It might not be business as usual, but business in New York goes on even as the state grapples with the coronavirus pandemic.
New York State’s annual budget bill, signed by Gov. Cuomo on April 3, contains amendments to New York’s voting leave law as well as a new, non-coronavirus-related sick leave law. The sick leave law changes will not functionally go into effect until next year. The voting leave amendments, which go into effect immediately, constitute a surprising about-face from the Legislature’s voting leave changes in 2019.
Changes to Voting Leave Law
As explained in our legal alert from last April, the Legislature amended the New York State Election Law in 2019 by granting registered voters up to three hours of paid time off from work to vote in public elections. This year’s bill, however, amends the Election Law– so as to return it largely to its pre-2019 form.
Specifically, the Election Law now grants registered voters who do not have “sufficient time outside of his or her scheduled working hours” to take two hours of paid time off to vote in public elections. In a critical change from last year’s amendment: employees will be considered to have “sufficient time” outside of their work hours to vote if they have “four consecutive hours” between the polls opening and the beginning of their working shift, or, four consecutive hours between the end of their shift and polls closing. Employees who do not have four consecutive hours in those windows will be allowed to take off as much “working time” from their shift as would allow them to vote, but, only two hours of that time will be paid. Employers may still designate that such time is taken at the beginning or end of an employee’s shift.
The 2020 amendment also creates a “window” of time for employees to provide notice that they will need time off to vote. Employees must notify their employers that they will need time off from work to vote at least two working days in advance, but not more than ten working days in advance. Employers are still required to post a notice of the voting leave law at least “ten working days” before every election.
Employers large and small should take this time to revisit their handbook policies on the voting leave law before the 2020 electoral campaign begins in earnest in New York.
Paid Sick Leave
By now, employers are no doubt aware of the changes to State and Federal law granting employees leave related to COVID-19. The budget bill, however, includes a new sick leave law, unrelated to the pandemic. The new sick leave law will require employers to provide job-protected, paid sick leave to their employees beginning on January 1, 2021.
Reasons for Leave
Employees will be able to use job-protected, paid sick leave for the following reasons:
- For their own or their family member’s mental or physical illness or health condition, regardless of whether it has been diagnosed or requires medical care;
- For their own or their family member’s diagnosis, care, or treatment of a mental or physical illness or health condition;
- For various reasons due to domestic violence, either related to the employee or to a family member.
“Family member” under the sick leave law will include an employee’s:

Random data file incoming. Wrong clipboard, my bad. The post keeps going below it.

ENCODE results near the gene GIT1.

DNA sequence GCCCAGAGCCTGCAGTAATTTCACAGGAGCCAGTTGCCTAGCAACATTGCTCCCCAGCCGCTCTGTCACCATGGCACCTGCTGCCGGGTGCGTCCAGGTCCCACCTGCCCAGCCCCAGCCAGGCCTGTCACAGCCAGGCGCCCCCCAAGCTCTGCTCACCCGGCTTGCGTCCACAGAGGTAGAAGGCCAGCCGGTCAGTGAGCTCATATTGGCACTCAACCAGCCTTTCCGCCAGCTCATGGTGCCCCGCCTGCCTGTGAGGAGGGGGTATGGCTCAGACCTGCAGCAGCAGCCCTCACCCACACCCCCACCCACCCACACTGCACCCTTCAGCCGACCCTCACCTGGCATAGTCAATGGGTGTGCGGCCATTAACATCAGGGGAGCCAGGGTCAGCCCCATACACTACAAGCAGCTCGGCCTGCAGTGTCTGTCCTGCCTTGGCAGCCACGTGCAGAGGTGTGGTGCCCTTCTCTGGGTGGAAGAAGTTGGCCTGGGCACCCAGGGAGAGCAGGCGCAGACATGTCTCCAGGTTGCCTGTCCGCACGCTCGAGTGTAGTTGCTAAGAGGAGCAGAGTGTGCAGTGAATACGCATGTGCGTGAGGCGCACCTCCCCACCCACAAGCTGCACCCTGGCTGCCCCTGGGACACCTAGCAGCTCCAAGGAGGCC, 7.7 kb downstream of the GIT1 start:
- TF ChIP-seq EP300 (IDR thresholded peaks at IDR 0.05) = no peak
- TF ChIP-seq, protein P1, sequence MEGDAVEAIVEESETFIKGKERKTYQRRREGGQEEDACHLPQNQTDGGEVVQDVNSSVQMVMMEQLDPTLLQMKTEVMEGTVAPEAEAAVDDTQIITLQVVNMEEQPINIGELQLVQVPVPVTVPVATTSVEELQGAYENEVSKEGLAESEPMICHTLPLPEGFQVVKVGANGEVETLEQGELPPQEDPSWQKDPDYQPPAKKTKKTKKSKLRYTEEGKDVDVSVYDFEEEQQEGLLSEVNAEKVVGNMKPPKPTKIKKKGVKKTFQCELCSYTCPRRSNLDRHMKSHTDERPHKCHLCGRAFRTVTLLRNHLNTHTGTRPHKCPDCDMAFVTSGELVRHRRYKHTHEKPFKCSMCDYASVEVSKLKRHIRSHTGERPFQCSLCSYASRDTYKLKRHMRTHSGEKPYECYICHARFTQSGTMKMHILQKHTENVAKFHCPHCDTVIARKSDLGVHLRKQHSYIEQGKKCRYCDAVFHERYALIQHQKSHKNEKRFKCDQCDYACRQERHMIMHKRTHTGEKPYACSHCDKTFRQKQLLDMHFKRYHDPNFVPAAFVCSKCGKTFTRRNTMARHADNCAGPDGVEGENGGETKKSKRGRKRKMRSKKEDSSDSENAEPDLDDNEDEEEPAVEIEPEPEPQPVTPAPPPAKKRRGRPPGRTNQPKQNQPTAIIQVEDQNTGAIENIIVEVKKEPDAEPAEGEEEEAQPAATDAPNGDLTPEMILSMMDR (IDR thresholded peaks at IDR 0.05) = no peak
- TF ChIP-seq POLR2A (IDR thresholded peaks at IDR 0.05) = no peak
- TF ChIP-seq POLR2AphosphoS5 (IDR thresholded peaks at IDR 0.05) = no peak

- Domestic partner
- Parent, including parents-in-law
Length of Leave
The amount of leave an employee may be eligible for depends on employer size:
- An employer with 4 or fewer employees in a calendar year will be required to provide up to 40 hours of unpaid sick leave each calendar year. However, if the employer earned a net income of greater than one million dollars in the previous tax year, the 40 hours of sick leave must be paid.
- An employer with between 5 and 99 employees in a calendar year will be required to provide up to 40 hours of paid sick leave in a calendar year.
- An employer with 100 or more employees in a calendar year will be required to provide up to 56 hours of paid sick leave in a calendar year.
The leave will be required to be paid at the employee’s regular rate of pay.
Accrual and Usage of Leave
Employers may set either an “accrual” system for leave, or, may “front-load” their employees’ paid sick-leave banks. If using an accrual system, employees must accrue sick leave at a rate of at least 1 hour of earned sick leave for every 30 hours worked. (Employers operating in New York City will note the familiarity with the NYC Earned Safe and Sick Time Act). If using a “front-loading” method, employers must provide their employees with the maximum amount of sick leave at the beginning of a calendar year. For this purpose, employers may determine their own “calendar year,” so long as it is a consecutive twelve-month period.
Employers may also set a minimum increment for using sick leave of not greater than four hours.
Employees will carry over their accrued, unused sick leave into the following calendar year. But while the “bank” of unused time may carry over, employers may limit the actual “usage” of sick leave to the maximum allowed per year (either 40 hours or 56 hours, depending on employer size). Employees departing from employment are not eligible for payout of accrued but unused paid sick leave.
Finally, the budget bill authorizes the State Department of Labor (DOL) to publish regulations and guidance further implementing the sick-leave law. Employers should expect to see more information about the new sick leave law on the DOL’s website in the upcoming months.
This alert does not purport to be a substitute for advice of counsel on specific matters.
Harris Beach has offices throughout New York state, including Albany, Buffalo, Ithaca, Long Island, New York City, Rochester, Saratoga Springs, Syracuse and White Plains, as well as New Haven, Connecticut and Newark, New Jersey.